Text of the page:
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Spirited Traditions

In Portland, Oregon, a revival in ancient Chinese drinking culture with a home-grown approach

For seven generations the Ly family has held on to their recipe for the Chinese rice wine spirit baijiu. Moving to the United States from Vietnam and away from a culture of home-distilling very much essential to village life, Phan Ly began making his own batch, wishing to maintain his family’s bond through their shared passion for a familiar craft.


Baijiu, a grain-distilled liquor that can be made through a variety of fermentation and distillation techniques, is the world’s most popular spirit; remarkably uncharted in Western countries and only slowly beginning to garner attention.


Founding Vinn distillery in 2009, Phan Ly’s homemade baijiu began finding its way onto the shelves of Portland’s local liquor stores, bringing flavours rich with heritage to a crowd thirsty for authenticity. Phan Ly’s daughter, Michelle Ly, tells the story of her family’s business and of a dedication to keeping tradition alive with a healthy spirit. 



Tell us about the background of Vinn Distillery, and about the importance of family heritage in maintaining it.

We had always made baijiu for our own personal use and consumption. We use it to honour our ancestors, make medicine, cook, and celebrate. Back in Vietnam, the idea never crossed our minds to make and sell it in the US – we sold it just to the locals in the tiny village we lived in – until our father was forced into retirement.


For a few months he went fishing and played mah-jong with his friends. Soon he started playing around with different ways to make spirits from rice.


While “relaxing” he created a couple of rice wines made from brown and black rice – fermented rice wines using our baijiu to fortify them. He realised that baijiu was not available in Portland’s local liquor stores, and that there were no spirits made from rice on the market.


Although all of my siblings have other careers, the distillery keeps us working towards the same dream – our father’s dream to introduce Vinn Baijiu to the US.

Kim Trinh & Phan Ly at Vinn Distillery in Portland, Oregon


What is the work process in making baijiu?

For our baijiu we use 100% brown rice from California, which we cook off and let cool to a specific temperature. We then add our small qu (an enzyme and yeast blend). We allow the mixture to ferment in small containers for a few months before we distil it three times in a pot. The mixture then settles for about a year before we bottle it. Our Vinn Baijiu does not go through a filtration process, so it retains the earthy and bold aroma and flavour.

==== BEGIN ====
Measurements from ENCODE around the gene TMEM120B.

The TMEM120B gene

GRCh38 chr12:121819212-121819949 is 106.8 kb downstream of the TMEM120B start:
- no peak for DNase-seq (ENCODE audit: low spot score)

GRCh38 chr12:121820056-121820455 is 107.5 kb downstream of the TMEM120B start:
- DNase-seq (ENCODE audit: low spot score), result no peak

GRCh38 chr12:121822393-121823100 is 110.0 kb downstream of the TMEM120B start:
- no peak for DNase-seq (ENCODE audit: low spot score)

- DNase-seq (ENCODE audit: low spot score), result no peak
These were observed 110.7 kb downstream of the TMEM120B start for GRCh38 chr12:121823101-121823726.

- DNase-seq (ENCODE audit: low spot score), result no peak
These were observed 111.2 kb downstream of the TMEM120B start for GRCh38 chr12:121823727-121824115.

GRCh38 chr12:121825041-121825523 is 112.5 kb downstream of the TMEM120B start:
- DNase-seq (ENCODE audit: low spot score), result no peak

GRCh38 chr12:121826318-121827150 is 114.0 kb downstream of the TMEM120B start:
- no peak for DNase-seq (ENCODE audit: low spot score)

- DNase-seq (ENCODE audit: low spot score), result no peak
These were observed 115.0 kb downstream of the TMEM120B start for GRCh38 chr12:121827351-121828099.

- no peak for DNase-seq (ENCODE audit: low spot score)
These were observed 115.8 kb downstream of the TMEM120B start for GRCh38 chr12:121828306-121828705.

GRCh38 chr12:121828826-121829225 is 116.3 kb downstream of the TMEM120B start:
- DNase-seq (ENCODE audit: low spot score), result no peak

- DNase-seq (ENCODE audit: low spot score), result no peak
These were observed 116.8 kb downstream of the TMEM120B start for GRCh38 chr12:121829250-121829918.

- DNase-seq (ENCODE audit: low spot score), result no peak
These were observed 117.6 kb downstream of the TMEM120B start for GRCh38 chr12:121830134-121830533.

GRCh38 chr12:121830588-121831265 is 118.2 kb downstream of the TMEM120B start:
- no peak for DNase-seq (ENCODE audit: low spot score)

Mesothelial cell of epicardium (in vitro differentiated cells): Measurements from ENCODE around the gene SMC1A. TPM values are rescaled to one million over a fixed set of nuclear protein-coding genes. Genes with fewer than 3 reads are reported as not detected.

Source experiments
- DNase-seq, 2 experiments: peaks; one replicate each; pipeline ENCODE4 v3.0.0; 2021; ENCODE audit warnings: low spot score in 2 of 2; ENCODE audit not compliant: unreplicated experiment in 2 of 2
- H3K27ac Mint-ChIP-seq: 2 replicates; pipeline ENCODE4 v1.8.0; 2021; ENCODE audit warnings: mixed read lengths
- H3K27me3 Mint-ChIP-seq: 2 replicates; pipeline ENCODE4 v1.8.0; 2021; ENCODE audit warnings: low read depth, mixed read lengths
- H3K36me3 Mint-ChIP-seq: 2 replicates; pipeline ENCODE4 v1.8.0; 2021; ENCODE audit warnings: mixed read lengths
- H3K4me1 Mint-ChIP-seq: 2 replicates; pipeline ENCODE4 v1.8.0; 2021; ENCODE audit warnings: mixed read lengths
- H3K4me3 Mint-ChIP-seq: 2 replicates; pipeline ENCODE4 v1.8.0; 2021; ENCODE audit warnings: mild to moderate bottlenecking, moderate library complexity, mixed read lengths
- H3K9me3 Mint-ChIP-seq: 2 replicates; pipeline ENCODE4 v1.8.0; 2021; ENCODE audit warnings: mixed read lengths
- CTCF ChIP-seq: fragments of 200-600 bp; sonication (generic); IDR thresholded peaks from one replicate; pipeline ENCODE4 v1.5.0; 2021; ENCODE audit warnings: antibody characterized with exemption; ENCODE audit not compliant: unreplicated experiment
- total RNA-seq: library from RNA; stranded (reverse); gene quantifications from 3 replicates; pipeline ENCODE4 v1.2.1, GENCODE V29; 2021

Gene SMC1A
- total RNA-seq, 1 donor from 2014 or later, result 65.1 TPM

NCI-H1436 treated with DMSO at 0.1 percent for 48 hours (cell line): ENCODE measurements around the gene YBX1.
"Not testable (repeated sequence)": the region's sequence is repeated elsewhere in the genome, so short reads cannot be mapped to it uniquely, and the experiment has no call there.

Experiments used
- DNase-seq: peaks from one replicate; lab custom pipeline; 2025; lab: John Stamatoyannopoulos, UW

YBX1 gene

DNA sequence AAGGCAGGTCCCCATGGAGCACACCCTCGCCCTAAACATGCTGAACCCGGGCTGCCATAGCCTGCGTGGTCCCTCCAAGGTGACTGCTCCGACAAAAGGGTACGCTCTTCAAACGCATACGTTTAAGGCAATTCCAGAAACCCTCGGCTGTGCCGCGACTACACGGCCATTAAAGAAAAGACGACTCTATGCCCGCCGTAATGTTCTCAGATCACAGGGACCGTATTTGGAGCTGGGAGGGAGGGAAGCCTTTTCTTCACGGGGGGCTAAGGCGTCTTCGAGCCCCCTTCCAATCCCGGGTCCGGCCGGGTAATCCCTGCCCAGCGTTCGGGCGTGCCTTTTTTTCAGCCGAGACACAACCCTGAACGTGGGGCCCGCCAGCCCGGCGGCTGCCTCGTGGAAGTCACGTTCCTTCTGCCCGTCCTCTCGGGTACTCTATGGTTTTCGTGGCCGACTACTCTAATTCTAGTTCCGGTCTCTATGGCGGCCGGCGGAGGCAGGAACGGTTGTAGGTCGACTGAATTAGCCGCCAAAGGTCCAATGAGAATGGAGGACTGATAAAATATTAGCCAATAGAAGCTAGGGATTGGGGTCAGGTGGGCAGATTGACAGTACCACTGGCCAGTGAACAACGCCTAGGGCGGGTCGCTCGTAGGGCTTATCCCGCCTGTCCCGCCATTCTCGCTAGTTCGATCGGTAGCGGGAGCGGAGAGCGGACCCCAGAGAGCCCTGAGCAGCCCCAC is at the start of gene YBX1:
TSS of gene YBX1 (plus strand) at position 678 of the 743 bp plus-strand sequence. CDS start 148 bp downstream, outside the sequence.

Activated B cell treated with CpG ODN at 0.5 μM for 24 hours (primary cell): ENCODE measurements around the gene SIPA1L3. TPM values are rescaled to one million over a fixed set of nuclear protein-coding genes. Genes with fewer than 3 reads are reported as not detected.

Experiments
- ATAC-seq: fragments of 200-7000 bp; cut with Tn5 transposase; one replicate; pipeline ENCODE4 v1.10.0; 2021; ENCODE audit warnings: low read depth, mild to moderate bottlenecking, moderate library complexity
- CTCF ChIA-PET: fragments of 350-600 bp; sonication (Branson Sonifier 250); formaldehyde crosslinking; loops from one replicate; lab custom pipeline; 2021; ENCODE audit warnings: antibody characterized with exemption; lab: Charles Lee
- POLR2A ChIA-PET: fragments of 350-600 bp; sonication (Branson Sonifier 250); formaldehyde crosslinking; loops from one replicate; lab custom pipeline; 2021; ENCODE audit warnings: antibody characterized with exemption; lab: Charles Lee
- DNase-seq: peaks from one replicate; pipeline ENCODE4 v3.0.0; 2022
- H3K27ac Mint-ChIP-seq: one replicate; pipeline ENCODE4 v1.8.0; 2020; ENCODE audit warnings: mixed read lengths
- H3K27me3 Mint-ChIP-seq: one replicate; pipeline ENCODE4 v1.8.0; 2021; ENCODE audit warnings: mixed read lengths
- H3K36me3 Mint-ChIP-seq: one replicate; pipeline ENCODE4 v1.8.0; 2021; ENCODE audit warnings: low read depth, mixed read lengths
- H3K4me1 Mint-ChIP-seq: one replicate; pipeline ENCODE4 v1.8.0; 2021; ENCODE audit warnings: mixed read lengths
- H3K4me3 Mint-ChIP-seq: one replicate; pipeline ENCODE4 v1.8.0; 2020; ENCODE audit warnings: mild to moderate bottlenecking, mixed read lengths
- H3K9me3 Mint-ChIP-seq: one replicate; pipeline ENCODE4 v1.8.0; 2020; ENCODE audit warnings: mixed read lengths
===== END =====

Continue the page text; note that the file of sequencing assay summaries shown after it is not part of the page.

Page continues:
Living in China and Vietnam, how valuable was knowledge of home distilling and for what reasons?

In Vietnam and China, we lived in tiny villages so there wasn’t the convenience of a liquor store around the corner. You either knew how to make the spirit or you had to buy it from your neighbour that made it. Because it is so essential to our lives, many people in our village knew how to make it.


What does 'craft' mean to you in the baijiu production process?

Craft to us means creating something unique and of our own, keeping it simple and in small batches. All our spirits are made from scratch (grain to bottle) and are completely handcrafted – giving each batch its own character and uniqueness. 

Craft to us means creating something unique and of our own, keeping it simple and in small batches

Michelle Ly, Vinn Distillery

Has your recipe changed or been adapted to meet modern trends and flavour profiles, and how have any cultural influences had an effect on your use of ingredients and production technique

Our family recipe for baijiu hasn’t changed but we have created new spirits with new techniques. Products like our Vinn Vodka and Vinn Whiskey (all made from rice) have taken western influences, but use our traditional baijiu recipe as the base.  

Family run Vinn Distillery's Baijiu, crafted in Oregon


How important is small batch production of baijiu, could growing demand compromise quality and craft?

For us, small batch production is what we know best when it comes to making baijiu, so it is important. We are not sure how it will affect quality and craft if demand grows faster than production, but it will be something we will need to adapt to when that bridge needs to be crossed.


Visit the Vinn Distillery webpages

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